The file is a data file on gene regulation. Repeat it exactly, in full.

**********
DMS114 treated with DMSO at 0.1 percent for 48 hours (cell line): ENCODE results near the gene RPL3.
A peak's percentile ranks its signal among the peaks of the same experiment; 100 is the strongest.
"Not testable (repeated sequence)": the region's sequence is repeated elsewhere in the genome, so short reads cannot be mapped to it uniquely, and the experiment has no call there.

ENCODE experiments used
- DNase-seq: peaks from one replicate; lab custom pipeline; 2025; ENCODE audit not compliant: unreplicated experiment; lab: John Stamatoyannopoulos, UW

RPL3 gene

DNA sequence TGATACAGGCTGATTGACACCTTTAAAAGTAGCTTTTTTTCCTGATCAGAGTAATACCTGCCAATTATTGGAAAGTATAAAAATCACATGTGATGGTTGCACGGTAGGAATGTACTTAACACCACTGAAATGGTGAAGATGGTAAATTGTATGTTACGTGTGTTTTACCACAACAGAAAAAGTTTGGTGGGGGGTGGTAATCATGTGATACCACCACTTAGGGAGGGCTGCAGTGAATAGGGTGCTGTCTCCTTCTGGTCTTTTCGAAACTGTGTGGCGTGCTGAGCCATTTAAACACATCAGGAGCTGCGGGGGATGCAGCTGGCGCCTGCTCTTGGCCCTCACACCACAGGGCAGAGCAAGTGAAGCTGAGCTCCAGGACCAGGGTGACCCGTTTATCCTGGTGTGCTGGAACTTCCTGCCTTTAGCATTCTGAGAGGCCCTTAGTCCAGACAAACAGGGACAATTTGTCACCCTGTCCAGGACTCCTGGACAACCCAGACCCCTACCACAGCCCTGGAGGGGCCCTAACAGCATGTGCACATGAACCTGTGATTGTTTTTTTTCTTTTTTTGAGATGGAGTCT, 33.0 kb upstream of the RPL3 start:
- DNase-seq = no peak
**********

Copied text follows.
DMS114 treated with DMSO at 0.1 percent for 48 hours (cell line): ENCODE results near the gene RPL3.
A peak's percentile ranks its signal among the peaks of the same experiment; 100 is the strongest.
"Not testable (repeated sequence)": the region's sequence is repeated elsewhere in the genome, so short reads cannot be mapped to it uniquely, and the experiment has no call there.

ENCODE experiments used
- DNase-seq: peaks from one replicate; lab custom pipeline; 2025; ENCODE audit not compliant: unreplicated experiment; lab: John Stamatoyannopoulos, UW

RPL3 gene

DNA sequence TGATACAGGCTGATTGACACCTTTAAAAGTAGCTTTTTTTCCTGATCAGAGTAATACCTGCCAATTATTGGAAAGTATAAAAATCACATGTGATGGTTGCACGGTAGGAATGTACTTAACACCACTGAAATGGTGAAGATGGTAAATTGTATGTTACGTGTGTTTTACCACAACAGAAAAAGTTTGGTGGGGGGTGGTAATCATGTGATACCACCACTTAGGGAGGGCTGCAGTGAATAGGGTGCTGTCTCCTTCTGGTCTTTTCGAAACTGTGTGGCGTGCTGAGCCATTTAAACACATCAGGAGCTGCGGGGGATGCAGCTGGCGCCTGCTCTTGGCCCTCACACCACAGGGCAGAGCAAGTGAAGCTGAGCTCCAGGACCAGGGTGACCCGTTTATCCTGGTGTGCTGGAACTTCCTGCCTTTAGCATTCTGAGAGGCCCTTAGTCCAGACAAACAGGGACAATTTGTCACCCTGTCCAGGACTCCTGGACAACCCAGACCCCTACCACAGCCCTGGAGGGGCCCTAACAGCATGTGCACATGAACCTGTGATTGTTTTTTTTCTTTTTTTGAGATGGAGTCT, 33.0 kb upstream of the RPL3 start:
- DNase-seq = no peak